MONTPELIER — State and federal budgets are feeling the effects of across-the-board spending cuts that began taking effect last week.
But experts say that sequestration process will have little impact on the finances of the municipalities whose budgets went up for votes across the state Tuesday.
The relative dearth of state and federal aid flowing into town and city budgets will for the most part insulate them from any direct financial hits, according to Steve Jeffrey, executive director of the Vermont League of Cities and Towns.
“All these years of not getting anything from the state or the federal government is paying off now, I guess you could say,” Jeffrey said.
One of the biggest line-item allocations in the state budget involves aid to town highway programs. But lawmakers have thus far indicated that the annual appropriation won’t be reduced.
Barre Mayor Thomas Lauzon said city staff have combed through the budget in search of areas that might be vulnerable to sequestration-related cuts.
“Anyone who hasn’t been thinking about it hasn’t been governing,” Lauzon said. “But I think there’s going to be a less direct impact on municipalities.”
Lauzon said that doesn’t mean the city won’t suffer the ill effects of the $85 billion that will be cut from federal spending if Congress doesn’t negotiate a resolution. The city is host to numerous human services organizations with heavy reliance on federal aid. Lauzon said he’s worried cuts to those groups will hurt the residents relying on them for everything from fuel aid to workforce training.
“Whenever nonprofits have less money to serve constituents with, there are going to be pass-through effects on the places where those constituents live,” Lauzon said.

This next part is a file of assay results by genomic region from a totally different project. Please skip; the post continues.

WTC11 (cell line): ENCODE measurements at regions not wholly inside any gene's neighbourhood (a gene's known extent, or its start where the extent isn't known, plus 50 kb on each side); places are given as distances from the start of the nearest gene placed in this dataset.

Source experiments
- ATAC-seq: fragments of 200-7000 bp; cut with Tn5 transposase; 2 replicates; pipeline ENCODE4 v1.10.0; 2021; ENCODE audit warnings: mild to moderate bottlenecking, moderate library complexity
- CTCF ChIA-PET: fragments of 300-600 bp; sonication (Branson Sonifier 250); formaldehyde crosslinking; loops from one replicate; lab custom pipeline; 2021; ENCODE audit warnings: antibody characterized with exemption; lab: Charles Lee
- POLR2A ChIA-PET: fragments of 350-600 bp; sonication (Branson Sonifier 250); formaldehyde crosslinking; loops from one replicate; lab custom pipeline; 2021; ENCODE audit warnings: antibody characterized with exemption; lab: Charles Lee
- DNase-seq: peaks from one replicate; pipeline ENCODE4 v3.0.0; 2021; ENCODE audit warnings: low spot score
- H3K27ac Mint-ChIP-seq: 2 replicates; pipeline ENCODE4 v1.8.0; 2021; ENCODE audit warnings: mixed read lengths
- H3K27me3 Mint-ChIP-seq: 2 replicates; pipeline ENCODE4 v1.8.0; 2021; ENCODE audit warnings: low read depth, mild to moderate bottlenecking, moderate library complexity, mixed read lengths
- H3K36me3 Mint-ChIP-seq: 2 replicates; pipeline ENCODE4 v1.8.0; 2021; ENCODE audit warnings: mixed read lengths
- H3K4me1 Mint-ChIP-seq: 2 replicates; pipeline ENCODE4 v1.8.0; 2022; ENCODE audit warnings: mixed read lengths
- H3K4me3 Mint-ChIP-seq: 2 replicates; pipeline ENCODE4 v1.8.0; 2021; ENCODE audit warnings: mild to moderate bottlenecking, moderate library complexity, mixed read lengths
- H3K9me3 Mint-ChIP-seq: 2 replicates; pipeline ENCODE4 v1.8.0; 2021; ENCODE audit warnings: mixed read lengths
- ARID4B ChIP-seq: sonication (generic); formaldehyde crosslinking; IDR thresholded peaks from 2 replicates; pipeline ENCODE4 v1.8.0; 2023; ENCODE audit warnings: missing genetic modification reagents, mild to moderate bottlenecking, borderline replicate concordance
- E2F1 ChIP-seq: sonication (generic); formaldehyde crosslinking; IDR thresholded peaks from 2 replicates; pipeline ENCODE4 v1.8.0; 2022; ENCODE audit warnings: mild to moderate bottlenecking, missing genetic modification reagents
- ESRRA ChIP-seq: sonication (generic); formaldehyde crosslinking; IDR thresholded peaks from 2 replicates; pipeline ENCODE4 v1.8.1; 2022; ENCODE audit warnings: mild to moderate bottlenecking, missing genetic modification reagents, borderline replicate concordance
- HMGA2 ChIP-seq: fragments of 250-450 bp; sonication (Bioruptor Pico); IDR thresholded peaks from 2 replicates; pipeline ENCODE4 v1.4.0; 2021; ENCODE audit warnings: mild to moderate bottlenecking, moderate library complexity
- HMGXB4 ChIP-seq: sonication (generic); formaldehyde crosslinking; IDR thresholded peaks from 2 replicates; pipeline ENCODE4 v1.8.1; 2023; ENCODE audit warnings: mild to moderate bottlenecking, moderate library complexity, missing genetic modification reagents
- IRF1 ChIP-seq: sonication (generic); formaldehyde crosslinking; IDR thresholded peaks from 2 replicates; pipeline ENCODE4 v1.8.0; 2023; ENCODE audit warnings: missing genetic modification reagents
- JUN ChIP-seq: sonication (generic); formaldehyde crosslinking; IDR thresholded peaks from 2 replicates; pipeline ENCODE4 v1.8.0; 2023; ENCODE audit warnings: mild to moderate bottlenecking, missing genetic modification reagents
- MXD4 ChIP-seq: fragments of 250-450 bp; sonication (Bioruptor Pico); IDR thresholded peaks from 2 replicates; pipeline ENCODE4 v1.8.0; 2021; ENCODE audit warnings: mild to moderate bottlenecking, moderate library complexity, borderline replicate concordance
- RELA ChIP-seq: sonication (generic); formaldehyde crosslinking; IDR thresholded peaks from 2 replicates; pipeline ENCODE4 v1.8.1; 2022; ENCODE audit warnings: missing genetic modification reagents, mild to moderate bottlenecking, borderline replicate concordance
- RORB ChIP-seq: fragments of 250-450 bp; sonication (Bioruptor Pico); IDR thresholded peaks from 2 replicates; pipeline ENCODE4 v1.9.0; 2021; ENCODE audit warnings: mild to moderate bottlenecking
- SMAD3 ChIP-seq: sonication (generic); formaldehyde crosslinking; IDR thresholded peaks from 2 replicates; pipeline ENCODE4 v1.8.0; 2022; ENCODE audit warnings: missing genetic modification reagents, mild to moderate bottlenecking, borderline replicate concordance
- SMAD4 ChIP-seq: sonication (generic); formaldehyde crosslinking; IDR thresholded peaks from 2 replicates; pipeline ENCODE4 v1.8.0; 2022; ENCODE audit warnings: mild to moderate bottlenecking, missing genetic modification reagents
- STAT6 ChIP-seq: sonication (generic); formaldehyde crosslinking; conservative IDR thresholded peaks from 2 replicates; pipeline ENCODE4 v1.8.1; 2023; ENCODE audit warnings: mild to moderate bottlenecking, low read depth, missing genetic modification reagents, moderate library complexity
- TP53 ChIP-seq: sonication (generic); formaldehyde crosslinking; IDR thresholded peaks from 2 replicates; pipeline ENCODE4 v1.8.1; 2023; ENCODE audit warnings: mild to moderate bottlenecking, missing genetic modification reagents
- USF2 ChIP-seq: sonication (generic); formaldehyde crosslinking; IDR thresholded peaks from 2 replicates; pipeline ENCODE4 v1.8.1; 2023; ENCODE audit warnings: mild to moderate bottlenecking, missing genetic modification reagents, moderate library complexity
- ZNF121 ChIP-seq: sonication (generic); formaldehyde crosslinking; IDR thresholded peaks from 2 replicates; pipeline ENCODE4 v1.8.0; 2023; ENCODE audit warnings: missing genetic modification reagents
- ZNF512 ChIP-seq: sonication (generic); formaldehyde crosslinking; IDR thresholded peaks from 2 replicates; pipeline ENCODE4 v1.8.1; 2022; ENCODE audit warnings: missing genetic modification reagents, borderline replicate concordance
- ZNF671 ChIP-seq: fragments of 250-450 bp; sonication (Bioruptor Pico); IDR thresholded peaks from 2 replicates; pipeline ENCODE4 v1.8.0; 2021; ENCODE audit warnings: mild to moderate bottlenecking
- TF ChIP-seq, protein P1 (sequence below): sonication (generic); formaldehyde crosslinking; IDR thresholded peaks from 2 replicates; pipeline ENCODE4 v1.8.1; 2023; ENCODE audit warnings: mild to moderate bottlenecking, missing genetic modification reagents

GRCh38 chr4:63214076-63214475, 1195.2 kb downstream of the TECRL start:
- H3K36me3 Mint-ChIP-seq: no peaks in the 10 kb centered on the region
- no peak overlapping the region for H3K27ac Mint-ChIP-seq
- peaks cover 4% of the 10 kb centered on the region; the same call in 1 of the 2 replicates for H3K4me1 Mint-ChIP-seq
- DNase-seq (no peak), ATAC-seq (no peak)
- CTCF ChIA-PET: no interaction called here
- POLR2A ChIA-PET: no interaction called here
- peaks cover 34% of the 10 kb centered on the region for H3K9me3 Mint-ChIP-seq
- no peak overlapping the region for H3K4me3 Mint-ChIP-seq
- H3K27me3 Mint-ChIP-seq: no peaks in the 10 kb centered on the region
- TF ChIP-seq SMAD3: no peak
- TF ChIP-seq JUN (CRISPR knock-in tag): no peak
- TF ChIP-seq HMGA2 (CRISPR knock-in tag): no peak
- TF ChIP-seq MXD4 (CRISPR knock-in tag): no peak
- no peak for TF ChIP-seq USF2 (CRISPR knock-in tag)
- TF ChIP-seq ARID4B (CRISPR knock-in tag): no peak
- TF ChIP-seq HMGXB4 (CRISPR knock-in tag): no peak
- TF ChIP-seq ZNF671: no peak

He warns that Barre won’t have the financial capacity to rescue local nonprofits.
“We’re under the same pressures financially as everyone else,” Lauzon said. “We simply don’t find ourselves in a position where we could fill any gaps with a municipal appropriation.”
Rutland Mayor Christopher Louras said his city too lacks the resources to bail out area organizations affected by the sequester and that the charter wouldn’t allow it anyway.
Louras said the city has scrubbed its budget with an eye toward sequester-related effects.
“We’re still sorting that out to some extent, but so far, if there is something out there with regard to that particular area, it’s going to come as a complete surprise to us, because we haven’t found anything yet,” he said.
Louras, however, said the indirect effects could be significant, especially if the sequester continues through the remainder of the fiscal year.
“We don’t provide any social services as a city, but we have a large number of state programs and nonprofits that are doing that work here,” Louras said. “And I could see a potential impact on community mental health if those dollars begin to dry up.”
He said there’s a direct correlation between the strength of the community mental health system and the strain on the city Police Department.
“It becomes a workload issue that could put a real strain on law enforcement,” Louras said.
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